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Old 01-15-2018, 09:34 PM   #1
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New diesel option: 2019 Chevrolet Silverado

For those still interested in diesel engines for their tow vehicles, news from the lead-up to the 2018 Detroit Auto Show:
The 2019 Chevrolet Silverado 1500 Gets an I6 Diesel and 450 Lbs of Weight Savings
I was surprised by this, as I did not see any of the usual widespread rumours and "spy" info. More detail will follow, but this will complete the selection of 3.0 litre six-cylinder diesel engines in the full-sized pickups of the former Big Three automakers. This one is an inline, rather than vee, engine.

There's lots of information about the rest of the truck, and much of it is likely to trigger spirited discussion, but only the diesel engine looked particularly surprising and/or newsworthy to me.

Logically all of this will all apply to the GMC Sierra as well.
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Old 01-15-2018, 09:46 PM   #2
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The official General Motors release:
Introducing the All-New 2019 Chevrolet Silverado
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Old 01-15-2018, 10:53 PM   #3
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Good for them. Another option and another choice. That's always good.

Just a general observation however - not trying to start a fight: I've seen quite a bit of effort from truck makers ever since I started paying attention to it decades ago. Much of it, in my personal opinion, can be summarized as following the leader - trying to knock the F150 off it's perch. If Ford stayed static that might work, but they're not sitting on their laurels. Good luck guys, you'll need it.
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Old 01-16-2018, 01:53 AM   #4
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I've seen quite a bit of effort from truck makers ever since I started paying attention to it decades ago. Much of it, in my personal opinion, can be summarized as following the leader - trying to knock the F150 off it's perch.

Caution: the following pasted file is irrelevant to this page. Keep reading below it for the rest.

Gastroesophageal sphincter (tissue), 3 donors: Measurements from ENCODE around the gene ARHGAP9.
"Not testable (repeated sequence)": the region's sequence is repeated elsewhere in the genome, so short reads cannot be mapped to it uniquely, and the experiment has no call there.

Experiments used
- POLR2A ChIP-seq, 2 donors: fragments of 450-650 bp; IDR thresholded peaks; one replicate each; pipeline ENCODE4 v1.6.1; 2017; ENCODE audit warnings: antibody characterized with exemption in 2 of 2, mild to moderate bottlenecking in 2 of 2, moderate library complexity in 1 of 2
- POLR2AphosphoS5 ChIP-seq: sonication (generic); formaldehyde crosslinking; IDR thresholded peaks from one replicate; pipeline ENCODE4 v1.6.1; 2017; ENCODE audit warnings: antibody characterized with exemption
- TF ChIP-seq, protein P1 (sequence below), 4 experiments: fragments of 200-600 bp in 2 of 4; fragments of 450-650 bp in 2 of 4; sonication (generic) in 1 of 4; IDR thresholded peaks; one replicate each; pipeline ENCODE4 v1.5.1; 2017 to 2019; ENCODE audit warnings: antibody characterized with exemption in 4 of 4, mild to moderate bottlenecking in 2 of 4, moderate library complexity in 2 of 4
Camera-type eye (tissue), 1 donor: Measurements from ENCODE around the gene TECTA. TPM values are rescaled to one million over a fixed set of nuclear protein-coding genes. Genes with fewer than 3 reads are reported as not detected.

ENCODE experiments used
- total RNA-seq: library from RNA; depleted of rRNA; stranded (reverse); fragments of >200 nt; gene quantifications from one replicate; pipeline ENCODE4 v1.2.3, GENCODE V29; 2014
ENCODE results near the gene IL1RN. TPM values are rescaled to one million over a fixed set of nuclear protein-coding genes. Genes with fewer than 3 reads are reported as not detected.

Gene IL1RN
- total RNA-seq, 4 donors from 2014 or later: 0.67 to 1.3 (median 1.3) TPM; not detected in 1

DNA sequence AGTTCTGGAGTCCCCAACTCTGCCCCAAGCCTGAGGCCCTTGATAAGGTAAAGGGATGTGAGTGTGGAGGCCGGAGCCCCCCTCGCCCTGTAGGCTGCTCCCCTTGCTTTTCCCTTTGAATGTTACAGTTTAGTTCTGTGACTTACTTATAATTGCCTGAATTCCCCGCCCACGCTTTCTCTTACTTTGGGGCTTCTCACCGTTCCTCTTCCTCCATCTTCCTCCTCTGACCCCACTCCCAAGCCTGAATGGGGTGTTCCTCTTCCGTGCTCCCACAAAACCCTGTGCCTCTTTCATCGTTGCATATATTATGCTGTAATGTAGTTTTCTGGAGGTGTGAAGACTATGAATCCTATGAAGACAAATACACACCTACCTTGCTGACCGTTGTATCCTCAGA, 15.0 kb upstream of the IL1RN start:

GM developed a diesel for their light pickups (the 4.5 Duramax) a decade ago, before economic conditions scrubbed a lot of projects. They've decided to put this new engine (which is a new design, not the 4.5) in production for 2019 with a new generation of the truck; that's one model year (and likely less than one calendar year) after Ford's comparable engine introduction, which means that the new GM engine project was approved several years ago, and the design was complete before the first F-150 diesel prototype as reported. No one is following anyone here; two major competitors in the market are doing similar things, which is not surprising.
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Old 01-16-2018, 01:58 AM   #5
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I don't mean following the leader by copying them. I mean it in the sense of being a step behind. There's a reason the F150 has been on top for over 4 decades. Chevy is also going to have to figure out a way to introduce their aluminum body without embarassment, although their redesigned 2019 body and shedding of a few hundred pounds does buy them some time.
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Old 01-16-2018, 02:30 AM   #6
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I don't mean following the leader by copying them. I mean it in the sense of being a step behind
I don't think bringing out the a similar feature in the same year is "a step behind".

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Chevy is also going to have to figure out a way to introduce their aluminum body without embarassment, although their redesigned 2019 body and shedding of a few hundred pounds does buy them some time.
A lot of us thought the same thing when the ads about tearing aluminum pickup boxes came out - it seemed like short-sighted marketing. I think GM's 2019 body makes sense, using aluminum where it makes most sense... all of the "swinging parts", as one article described it (hood, doors, tailgate). Eventually they may want to change the box interior, but they can alway do composite again instead of aluminum.


And this is where we see the "spirited discussion" of features other than the most notable - the surprise diesel.
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Old 01-16-2018, 06:11 AM   #7